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Well-Paid N.M. Officials Lived Rent-Free

By Thomas J. Cole
Copyright 2006 Albuquerque Journal; Journal Investigative Reporter
    A state judge and a top aide to House Speaker Ben Lujan have been living rent-free in homes owned by a government affordable housing agency that has been rocked by scandal in recent months.
    Bernalillo County Metropolitan Judge Theresa Gomez, who earns more than $93,000 a year, resides in a government-owned, ranch-style home in southwest Albuquerque.
    Lisa Ortiz, who earns more than $71,000 a year working in Lujan's office at the Capitol in Santa Fe, lives in a manufactured home on nearly 78 acres just north of Stanley.
    The Albuquerque-based Region III Housing Authority purchased both homes in 2004. Its mission includes acquiring homes and selling them to qualified low-income buyers.
    Vincent "Smiley" Gallegos, the ousted executive director of the housing agency, is a former House member, Lujan friend and lobbyist who frequents the speaker's office when the Legislature is in session.
    Lawrence Rael, who was named by Gov. Bill Richardson to head the agency after Gallegos was forced out, said Wednesday that those who allowed Gomez and Ortiz to live rent free in the homes may have done so in hopes of future favors.
    "There may have been a political reason, I don't know ...," Rael said. "It just looks that way."
    Rael added, however, that he doesn't believe Gomez or Ortiz knowingly took part in an influence-peddling scheme.
    "My general perception at this point is that these individuals were misled," he said.
    Rael is also executive director of the Mid-Region Council of Governments based in Albuquerque and a former chief administrative officer for the city.
    After Rael took over, the housing authority demanded that Gomez and Ortiz pay back rent.
    Gomez said Wednesday that she moved into her home nearly two years ago, then tried repeatedly to formalize a deal to lease, then purchase the property.
    She said that Gallegos sought her advice on two legal matters involving his children and that she dismissed a traffic ticket issued to him after Gallegos claimed someone else had used his identity in getting the ticket.
    Gomez also canceled an arrest warrant that had been issued for Gallegos in the case by another judge.
    Gomez said she "would have done the same for anybody" but also said: "I know the whole issue of not paying rent looks bad, smells. ... I don't think it was because I was a judge or I was given any special consideration."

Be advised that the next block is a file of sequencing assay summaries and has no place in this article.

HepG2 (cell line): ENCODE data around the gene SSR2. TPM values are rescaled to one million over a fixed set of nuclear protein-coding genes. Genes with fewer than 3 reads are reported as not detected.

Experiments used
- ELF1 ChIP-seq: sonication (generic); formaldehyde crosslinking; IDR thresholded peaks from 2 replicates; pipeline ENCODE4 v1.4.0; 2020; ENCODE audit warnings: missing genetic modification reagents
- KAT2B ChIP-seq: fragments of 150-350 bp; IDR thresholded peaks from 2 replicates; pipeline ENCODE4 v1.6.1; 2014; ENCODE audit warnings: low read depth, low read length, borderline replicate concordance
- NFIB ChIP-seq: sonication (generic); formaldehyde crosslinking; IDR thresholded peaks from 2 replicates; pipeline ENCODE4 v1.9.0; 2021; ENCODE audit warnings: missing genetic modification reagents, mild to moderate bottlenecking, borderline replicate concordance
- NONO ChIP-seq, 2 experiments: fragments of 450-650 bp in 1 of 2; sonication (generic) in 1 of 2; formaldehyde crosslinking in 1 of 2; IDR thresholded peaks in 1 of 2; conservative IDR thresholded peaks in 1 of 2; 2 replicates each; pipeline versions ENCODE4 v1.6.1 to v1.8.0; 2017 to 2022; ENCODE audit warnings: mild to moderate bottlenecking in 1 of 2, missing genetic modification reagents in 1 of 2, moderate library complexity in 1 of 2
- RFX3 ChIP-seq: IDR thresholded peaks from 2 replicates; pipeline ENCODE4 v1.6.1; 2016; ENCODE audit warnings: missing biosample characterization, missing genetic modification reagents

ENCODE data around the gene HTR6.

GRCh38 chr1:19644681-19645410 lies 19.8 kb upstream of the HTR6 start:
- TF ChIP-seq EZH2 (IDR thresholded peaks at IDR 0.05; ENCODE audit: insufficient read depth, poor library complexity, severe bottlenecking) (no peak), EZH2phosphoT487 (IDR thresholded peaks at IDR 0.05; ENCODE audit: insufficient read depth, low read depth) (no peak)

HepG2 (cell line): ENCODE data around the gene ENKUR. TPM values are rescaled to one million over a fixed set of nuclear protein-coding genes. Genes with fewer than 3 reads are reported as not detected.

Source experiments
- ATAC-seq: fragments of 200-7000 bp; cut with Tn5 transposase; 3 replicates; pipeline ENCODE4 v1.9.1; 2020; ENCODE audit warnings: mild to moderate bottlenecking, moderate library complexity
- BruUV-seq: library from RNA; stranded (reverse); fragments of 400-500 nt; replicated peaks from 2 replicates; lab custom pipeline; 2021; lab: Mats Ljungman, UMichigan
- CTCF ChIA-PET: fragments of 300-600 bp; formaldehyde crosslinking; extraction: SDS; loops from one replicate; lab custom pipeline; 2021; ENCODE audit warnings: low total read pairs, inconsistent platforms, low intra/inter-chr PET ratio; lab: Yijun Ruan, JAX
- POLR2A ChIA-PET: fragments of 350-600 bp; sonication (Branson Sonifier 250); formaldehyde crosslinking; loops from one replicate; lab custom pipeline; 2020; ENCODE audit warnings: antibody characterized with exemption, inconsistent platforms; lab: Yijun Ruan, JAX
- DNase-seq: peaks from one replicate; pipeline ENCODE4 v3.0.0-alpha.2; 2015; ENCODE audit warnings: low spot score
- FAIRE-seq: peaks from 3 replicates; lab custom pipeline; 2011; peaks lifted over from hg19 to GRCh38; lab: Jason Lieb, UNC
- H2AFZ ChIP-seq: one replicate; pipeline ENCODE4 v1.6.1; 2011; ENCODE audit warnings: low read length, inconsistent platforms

The judge signed an agreement in July to buy the home for $170,000, but Rael has canceled the sale at least temporarily.
    Ortiz said in a letter to Rael in October that she and her boyfriend were "defrauded and victimized" by the Region III Housing Authority.
    Ortiz wrote that she signed an agreement in September 2005 to purchase the home for nearly $137,000, began grazing horses there in November 2005 and moved into the home in March expecting to close the deal.
    She said Thursday that she hadn't given any special treatment to Gallegos in her job for Lujan.
    "The only thing I'm guilty of is trusting someone," Ortiz said.
    Asked to explain why Gomez and Ortiz lived rent-free in the homes, Gallegos told a reporter Friday, "You're asking stupid questions again, and I don't want to talk to you."
    The Region III Housing Authority is one of seven regional agencies created by state law to provide housing for low-income people.
    The authority began to unravel in April when the Journal reported on a legally questionable home-buyer assistance program and Richardson ordered a review of all regional housing agencies.
    The Region III Housing Authority later defaulted on repayment of $5 million in bonds it had sold to the State Investment Council to fund purchases and renovations of single-family homes.
    An investigation by the State Investment Council found that bond money had been diverted to pay generous salaries and retirement benefits to authority employees, make a loan to a company owned by Gallegos and purchase vehicles.
    The investigation also found the housing agency had sold homes to two employees and a board member, in possible violation of income rules and a law on insider dealing.